An increased waist size could mean an increased risk of heart failure, says a study.
The study, conducted by Dr. Emily Levitan and her colleagues at the Cardiovascular Epidemiology Research Unit at Beth Israel Deaconess Medical Center (BIDMC), focused on the need to maintain a healthy weight to avoid heart ailments.
According to the study, even when the Body Mass Index (BMI) is in the normal range, increased waist size could lead to heart failure among middle-aged and older men and women.
The study has made use of data from research conducted in Sweden. The first study studied around 37,000 women aged 48 to 83, while the other has more than 43,000 men aged between 45 and 79.
All the participants had to fill in the details regarding their waist circumference and other vital statistics.
While, around 34 per cent of the women were overweight, 11 per cent were obese whereas among men, 46 per cent were overweight and 10 per cent were obese.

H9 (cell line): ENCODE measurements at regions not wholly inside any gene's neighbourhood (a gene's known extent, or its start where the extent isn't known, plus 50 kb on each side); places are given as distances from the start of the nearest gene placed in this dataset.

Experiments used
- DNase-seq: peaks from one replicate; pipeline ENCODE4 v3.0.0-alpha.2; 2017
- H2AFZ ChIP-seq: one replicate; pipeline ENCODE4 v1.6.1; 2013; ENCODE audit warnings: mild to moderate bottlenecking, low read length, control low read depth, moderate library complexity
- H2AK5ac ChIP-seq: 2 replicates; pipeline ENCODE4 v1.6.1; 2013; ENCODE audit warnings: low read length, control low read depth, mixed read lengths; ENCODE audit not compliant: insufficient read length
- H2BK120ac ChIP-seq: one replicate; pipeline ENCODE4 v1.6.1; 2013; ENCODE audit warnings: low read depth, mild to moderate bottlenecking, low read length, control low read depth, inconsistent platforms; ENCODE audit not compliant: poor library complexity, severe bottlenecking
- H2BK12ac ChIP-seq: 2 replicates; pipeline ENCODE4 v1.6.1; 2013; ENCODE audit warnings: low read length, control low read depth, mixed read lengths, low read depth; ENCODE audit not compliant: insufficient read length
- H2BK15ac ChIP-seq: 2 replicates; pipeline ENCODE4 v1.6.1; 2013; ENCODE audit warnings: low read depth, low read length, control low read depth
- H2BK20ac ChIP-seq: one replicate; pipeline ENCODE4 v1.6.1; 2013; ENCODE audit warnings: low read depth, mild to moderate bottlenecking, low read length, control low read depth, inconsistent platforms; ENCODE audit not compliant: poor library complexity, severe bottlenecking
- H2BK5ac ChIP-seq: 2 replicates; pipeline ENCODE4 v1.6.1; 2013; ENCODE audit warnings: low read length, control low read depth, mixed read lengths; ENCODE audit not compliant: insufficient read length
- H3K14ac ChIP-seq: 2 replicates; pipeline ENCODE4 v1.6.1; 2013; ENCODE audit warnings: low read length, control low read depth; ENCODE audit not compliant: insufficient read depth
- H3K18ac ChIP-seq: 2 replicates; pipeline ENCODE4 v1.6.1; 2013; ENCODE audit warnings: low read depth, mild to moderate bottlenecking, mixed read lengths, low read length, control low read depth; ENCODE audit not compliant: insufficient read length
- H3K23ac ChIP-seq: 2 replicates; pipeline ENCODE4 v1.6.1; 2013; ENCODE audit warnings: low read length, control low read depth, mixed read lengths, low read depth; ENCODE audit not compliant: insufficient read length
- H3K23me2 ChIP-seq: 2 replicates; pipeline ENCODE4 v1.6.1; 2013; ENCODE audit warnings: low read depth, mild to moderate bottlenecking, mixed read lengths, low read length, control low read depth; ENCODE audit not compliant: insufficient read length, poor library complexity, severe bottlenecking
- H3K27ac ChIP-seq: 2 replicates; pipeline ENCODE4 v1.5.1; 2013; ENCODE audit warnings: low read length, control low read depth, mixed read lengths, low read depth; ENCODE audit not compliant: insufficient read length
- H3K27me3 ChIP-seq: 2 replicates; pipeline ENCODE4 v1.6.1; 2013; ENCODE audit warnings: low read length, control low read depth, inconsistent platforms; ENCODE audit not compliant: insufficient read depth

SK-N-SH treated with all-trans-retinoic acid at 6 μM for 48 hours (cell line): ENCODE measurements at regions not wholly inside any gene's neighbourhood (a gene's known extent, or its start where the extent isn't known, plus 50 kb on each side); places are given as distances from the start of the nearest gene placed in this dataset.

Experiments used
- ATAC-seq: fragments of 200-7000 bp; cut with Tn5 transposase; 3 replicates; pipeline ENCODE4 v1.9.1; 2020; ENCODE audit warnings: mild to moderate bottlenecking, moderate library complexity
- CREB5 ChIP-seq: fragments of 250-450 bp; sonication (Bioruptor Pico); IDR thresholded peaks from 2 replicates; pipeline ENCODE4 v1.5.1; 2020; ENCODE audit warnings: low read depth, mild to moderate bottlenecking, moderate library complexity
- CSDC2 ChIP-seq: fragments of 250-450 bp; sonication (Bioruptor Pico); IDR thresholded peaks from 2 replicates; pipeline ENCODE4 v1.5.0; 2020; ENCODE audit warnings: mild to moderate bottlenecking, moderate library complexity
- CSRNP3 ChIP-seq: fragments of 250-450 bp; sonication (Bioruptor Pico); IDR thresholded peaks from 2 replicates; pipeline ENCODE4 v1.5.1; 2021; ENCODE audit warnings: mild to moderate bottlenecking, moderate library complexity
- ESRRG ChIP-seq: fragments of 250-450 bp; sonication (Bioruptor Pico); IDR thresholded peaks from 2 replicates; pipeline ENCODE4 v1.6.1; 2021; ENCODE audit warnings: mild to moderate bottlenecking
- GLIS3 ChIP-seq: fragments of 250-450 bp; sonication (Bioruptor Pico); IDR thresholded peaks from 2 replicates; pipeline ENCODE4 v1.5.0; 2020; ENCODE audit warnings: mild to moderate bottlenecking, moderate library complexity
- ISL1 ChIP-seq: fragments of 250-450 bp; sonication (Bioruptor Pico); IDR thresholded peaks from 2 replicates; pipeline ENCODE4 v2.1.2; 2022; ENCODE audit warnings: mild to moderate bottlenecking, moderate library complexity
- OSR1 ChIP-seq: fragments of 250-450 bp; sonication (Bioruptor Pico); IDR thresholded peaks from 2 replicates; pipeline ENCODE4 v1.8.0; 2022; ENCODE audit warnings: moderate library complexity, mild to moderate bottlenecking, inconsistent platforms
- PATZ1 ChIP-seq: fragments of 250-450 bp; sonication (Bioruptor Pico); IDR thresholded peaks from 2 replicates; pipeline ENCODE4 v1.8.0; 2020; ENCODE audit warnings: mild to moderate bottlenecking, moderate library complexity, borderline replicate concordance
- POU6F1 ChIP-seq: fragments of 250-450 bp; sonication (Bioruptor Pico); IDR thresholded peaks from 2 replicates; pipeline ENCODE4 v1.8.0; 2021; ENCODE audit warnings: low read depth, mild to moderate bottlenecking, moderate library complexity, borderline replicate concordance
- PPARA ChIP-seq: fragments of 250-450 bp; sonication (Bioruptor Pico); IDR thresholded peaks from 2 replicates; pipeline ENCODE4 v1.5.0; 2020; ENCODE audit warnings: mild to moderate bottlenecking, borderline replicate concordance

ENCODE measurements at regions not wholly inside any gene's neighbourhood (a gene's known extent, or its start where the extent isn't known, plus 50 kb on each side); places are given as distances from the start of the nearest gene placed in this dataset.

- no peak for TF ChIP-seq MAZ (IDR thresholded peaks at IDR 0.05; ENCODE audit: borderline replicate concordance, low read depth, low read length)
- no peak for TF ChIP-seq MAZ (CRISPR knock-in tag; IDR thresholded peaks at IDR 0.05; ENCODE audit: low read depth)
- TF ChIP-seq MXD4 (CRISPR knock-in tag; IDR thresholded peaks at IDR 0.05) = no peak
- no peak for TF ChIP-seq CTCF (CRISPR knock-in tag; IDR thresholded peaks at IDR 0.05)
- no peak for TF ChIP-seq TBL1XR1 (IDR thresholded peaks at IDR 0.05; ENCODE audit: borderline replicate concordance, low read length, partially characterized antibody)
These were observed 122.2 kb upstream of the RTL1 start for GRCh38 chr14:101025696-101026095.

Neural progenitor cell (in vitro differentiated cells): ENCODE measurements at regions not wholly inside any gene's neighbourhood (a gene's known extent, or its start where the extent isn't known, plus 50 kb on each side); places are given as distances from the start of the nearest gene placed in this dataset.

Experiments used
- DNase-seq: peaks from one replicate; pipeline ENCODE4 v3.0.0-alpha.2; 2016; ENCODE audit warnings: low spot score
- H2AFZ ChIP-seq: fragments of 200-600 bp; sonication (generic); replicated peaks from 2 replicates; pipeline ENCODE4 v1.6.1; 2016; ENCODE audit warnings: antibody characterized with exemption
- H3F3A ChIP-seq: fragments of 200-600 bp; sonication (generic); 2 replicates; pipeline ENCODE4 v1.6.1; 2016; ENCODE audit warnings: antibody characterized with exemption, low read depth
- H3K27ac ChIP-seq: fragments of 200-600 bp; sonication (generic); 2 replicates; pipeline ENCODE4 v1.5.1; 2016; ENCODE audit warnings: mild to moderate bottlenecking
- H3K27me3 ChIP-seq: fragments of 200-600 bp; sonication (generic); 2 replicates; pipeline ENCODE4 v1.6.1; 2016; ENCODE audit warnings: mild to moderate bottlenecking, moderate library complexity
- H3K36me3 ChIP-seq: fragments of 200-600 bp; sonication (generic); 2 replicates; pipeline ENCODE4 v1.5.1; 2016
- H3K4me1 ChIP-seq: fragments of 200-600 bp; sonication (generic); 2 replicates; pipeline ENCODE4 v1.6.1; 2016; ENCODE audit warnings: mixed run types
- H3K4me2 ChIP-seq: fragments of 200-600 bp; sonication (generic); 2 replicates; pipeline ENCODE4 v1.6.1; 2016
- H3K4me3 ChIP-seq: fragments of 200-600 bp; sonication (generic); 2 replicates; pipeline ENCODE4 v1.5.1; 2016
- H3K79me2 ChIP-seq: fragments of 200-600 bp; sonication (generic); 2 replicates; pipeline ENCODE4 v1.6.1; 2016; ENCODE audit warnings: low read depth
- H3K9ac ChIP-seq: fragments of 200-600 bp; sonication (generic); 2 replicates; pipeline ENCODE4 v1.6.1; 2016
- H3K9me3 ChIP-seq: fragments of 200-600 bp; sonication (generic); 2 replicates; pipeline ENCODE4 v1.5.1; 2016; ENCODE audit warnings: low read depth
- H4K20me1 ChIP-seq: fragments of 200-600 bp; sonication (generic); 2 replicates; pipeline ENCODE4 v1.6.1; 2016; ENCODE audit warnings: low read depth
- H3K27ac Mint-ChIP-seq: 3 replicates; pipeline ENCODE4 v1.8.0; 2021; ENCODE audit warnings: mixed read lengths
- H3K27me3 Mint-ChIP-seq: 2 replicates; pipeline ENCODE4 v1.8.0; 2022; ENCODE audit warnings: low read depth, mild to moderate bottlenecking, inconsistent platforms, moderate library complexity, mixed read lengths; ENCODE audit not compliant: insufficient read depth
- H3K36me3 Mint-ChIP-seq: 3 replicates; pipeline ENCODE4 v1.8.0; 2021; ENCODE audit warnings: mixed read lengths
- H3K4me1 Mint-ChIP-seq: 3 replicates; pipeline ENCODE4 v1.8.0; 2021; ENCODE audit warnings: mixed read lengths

The subjects were then observed over seven years from 1998 to 2004 for any occurance of first time heart failure.
According to the initial analysis, either the BMI, waist circumference, waist-to-hip ratio, or the waist-to-height ratio was related to higher rates of heart failure.
Meanwhile, in the second stage, they discovered that for women with a BMI falling within the normal range of 25, an increase in waist circumference of even 10 cm could result in a 15 percent risk of heart failure.
Among men with a BMI of 25, the same increase would mean a 16 percent higher risk of heart failure. For men, the BMI increase by one point was linked to a 4 percent increase in chances of heart failure regardless of waist size.
But among women, it resulted in risks for heart failure only among those with larger waists. The study also found that BMI-heart failure risk connection became less sensitive with age.